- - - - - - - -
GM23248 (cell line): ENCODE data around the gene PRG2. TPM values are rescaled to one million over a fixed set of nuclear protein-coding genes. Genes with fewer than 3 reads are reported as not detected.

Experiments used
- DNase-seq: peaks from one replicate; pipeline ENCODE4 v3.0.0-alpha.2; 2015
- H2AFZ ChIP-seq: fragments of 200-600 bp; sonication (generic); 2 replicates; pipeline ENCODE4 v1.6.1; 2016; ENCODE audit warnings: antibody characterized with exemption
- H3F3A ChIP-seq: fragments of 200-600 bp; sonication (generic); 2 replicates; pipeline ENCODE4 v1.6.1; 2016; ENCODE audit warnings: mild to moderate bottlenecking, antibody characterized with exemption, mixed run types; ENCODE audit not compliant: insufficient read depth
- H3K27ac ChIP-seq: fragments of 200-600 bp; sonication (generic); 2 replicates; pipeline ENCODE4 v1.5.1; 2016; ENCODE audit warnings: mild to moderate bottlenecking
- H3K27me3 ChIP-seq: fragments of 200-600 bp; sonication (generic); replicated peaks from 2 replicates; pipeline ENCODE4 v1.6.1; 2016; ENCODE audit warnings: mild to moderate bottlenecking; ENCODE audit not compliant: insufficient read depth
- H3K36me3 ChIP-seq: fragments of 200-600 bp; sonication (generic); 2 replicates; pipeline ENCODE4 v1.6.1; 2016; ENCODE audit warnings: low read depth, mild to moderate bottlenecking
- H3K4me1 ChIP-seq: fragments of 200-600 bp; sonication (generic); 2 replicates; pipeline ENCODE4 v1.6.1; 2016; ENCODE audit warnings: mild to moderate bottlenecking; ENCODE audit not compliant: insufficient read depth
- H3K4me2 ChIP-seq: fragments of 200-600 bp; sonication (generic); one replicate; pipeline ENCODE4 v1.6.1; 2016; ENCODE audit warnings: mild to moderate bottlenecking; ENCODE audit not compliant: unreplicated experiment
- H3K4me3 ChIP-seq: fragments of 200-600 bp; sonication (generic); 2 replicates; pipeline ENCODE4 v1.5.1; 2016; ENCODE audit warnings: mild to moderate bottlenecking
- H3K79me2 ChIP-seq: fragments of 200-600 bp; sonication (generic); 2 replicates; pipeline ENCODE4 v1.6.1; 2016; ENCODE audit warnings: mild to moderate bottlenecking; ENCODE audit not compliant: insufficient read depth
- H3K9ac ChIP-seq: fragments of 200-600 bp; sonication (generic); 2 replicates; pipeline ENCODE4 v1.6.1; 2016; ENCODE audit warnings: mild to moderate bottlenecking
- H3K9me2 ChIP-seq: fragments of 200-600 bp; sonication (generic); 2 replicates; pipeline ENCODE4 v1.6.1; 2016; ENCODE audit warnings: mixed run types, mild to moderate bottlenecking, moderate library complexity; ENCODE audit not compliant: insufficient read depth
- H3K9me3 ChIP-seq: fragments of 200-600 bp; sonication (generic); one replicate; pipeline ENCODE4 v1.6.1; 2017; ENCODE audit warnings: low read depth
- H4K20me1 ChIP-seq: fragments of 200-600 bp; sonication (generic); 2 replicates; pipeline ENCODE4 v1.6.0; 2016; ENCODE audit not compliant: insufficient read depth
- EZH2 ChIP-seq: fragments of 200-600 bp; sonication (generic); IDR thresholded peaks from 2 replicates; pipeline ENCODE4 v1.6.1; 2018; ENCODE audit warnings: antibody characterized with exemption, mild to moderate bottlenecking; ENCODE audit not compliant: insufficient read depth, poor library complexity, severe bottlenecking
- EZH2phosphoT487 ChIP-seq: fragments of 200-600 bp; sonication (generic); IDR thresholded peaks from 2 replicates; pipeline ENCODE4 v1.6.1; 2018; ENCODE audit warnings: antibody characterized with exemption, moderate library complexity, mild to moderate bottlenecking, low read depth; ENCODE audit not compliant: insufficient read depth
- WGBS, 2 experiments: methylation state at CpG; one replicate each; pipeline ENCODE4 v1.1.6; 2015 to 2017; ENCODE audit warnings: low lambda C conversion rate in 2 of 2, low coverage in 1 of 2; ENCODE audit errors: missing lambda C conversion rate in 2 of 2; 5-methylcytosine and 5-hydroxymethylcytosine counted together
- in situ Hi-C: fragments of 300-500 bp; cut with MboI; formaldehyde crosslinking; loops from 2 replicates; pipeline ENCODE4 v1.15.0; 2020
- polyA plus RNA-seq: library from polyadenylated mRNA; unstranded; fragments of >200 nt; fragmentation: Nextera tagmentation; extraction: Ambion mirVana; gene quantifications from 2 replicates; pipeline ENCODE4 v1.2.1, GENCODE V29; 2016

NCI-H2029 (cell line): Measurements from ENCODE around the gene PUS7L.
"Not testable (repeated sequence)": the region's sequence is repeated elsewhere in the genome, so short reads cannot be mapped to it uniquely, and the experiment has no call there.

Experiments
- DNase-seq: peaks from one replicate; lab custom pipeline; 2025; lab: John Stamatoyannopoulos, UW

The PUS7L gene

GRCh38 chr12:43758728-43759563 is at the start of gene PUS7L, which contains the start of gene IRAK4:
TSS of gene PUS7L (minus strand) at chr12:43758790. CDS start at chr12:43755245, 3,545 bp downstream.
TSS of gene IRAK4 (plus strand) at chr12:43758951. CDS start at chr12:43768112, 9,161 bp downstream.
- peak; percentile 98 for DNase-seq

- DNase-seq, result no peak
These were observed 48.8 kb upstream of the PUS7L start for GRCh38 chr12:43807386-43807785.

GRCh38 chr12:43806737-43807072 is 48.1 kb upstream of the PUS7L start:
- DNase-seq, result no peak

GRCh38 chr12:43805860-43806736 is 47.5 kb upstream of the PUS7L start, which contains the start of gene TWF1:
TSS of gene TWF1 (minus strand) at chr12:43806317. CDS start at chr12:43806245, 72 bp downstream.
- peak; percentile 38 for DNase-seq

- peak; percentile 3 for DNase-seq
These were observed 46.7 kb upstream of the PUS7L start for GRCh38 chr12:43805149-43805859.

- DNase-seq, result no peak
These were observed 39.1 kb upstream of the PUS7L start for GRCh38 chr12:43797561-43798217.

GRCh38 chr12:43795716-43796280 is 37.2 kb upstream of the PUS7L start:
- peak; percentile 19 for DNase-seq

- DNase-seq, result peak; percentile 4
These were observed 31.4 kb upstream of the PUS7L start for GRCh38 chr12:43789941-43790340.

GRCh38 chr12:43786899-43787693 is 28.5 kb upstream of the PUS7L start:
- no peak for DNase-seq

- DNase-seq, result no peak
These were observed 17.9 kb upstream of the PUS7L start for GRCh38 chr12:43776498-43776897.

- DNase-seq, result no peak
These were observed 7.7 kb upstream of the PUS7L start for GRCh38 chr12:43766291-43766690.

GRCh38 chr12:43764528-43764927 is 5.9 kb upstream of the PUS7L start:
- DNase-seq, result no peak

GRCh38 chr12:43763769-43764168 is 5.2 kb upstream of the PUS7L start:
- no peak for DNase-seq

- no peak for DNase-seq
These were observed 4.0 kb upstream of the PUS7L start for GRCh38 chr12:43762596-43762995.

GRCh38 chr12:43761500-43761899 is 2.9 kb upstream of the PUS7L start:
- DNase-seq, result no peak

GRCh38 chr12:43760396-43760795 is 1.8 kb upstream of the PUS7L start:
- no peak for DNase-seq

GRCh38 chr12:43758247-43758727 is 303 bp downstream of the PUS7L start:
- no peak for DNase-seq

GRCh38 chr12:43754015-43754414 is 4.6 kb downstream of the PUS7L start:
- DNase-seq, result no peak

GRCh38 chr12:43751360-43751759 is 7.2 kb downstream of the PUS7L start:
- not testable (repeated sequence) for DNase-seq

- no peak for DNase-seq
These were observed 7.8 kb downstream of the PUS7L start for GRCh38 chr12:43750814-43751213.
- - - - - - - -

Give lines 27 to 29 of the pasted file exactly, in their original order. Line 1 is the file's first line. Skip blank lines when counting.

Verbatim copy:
GRCh38 chr12:43758728-43759563 is at the start of gene PUS7L, which contains the start of gene IRAK4:
TSS of gene PUS7L (minus strand) at chr12:43758790. CDS start at chr12:43755245, 3,545 bp downstream.
TSS of gene IRAK4 (plus strand) at chr12:43758951. CDS start at chr12:43768112, 9,161 bp downstream.